Page:Folk-lore - A Quarterly Review. Volume 16, 1905.djvu/211

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Folk-Lore of the Wye Valley.

"That's the Devil's bit, Miss, and don't you be buried there," was said to me by a wellwisher.

Offa's Dyke, locally known as the Devil's Track, runs along the Wye Valley; but I have found no tradition to account for the name, though there is one, I believe, in Shropshire (Shropshire Folklore, p. 622).

Miss Wherry has told us much about Jacky Kent o' Grosmont, the famous wizard. Though a Gloucestershire man, his fame seems better preserved in Monmouthshire, at least I have heard more about him over the water. There are people who say they have seen his tomb half in and half out of Grosmont Church, from which the dove flew out to show that Jacky had got the better of the Devil to the end!

"Jacky and the Devil, they was always doing things together. They used to carry stones over the bridge just outside Gloucester to build with. There are a lot of old buildings outside of Cheltenham called the Devil's Town, and they do say it was to build that.[1] But if twelve o'clock struck as they was passing the bridge they had to drop them, and you can see them now, a lot of big stones lying about in the field."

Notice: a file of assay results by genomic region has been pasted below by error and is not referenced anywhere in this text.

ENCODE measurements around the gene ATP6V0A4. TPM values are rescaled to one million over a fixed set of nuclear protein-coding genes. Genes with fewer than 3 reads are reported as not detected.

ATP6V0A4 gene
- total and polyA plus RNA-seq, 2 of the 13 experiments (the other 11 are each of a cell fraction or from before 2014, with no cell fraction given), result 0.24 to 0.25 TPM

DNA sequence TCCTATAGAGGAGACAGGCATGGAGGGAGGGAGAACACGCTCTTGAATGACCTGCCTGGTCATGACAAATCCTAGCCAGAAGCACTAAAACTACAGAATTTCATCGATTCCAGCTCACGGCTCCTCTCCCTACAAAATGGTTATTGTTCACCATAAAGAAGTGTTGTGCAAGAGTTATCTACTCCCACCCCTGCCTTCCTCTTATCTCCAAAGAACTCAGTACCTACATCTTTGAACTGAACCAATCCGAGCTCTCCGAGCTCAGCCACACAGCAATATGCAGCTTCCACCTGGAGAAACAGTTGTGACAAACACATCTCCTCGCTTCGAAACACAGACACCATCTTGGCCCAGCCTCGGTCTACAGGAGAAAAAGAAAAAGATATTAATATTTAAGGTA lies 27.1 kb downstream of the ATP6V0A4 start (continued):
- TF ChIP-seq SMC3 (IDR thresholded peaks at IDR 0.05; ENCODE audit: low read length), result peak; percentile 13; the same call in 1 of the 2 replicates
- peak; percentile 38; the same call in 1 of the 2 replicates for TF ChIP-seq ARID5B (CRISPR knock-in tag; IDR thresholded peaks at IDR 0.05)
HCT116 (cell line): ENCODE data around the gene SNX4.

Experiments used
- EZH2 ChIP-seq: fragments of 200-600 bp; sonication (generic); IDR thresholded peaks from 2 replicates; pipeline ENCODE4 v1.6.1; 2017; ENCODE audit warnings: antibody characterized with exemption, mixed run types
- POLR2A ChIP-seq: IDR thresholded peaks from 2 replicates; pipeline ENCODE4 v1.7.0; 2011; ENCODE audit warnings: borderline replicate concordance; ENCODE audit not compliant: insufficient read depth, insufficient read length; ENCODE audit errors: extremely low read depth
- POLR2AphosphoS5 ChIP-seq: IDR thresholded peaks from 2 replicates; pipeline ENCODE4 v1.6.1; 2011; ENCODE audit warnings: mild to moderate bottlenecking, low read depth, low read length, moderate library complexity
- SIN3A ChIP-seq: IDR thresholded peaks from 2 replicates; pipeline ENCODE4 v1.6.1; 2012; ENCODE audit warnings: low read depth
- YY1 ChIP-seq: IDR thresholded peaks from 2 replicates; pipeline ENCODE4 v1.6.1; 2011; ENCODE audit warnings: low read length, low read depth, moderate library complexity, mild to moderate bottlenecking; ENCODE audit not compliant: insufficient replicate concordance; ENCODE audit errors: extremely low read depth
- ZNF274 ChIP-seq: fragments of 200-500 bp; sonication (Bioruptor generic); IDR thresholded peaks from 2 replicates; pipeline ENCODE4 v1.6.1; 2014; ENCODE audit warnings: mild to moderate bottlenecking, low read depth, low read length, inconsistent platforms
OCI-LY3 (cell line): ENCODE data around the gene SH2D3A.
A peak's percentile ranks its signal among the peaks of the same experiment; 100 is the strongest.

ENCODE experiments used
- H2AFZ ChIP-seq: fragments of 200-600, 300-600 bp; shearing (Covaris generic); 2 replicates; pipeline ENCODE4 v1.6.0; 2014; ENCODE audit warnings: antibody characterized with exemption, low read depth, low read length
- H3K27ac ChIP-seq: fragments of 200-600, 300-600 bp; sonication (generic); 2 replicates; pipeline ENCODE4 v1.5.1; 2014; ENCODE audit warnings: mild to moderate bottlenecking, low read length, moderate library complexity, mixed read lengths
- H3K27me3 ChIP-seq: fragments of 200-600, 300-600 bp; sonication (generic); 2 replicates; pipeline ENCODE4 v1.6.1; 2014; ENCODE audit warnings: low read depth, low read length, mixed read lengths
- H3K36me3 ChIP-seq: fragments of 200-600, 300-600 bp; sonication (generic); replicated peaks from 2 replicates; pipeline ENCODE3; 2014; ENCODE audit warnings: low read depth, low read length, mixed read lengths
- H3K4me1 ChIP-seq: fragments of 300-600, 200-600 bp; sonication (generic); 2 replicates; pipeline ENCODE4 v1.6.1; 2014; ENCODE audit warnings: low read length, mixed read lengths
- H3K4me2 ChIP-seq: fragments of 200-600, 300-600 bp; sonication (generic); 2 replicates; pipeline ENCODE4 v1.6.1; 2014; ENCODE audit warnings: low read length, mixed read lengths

The Picked Stone at Trelleck is also rejected house-material of the Devil's. There is, too, the story of a bridge to be built in one night, on the usual terms, with the usual dog as victim.

Ghosts we have in plenty, and of the most commonplace kind, the ordinary road or lane ghost, taking the form of a black sheep or pig. (I may mention that our pigs are usually of a beautiful pink.) The following is, however, worth repeating. Old Mrs. Pirrett lived in Monmouth whilst her husband was away fifteen years at the Peninsular War, and got her living by brewing, etc.[2] She had

  1. The "Devil's Chimney" on Leckhampton Hill? or Churchdown Church?
  2. Cf. ante, p. 64.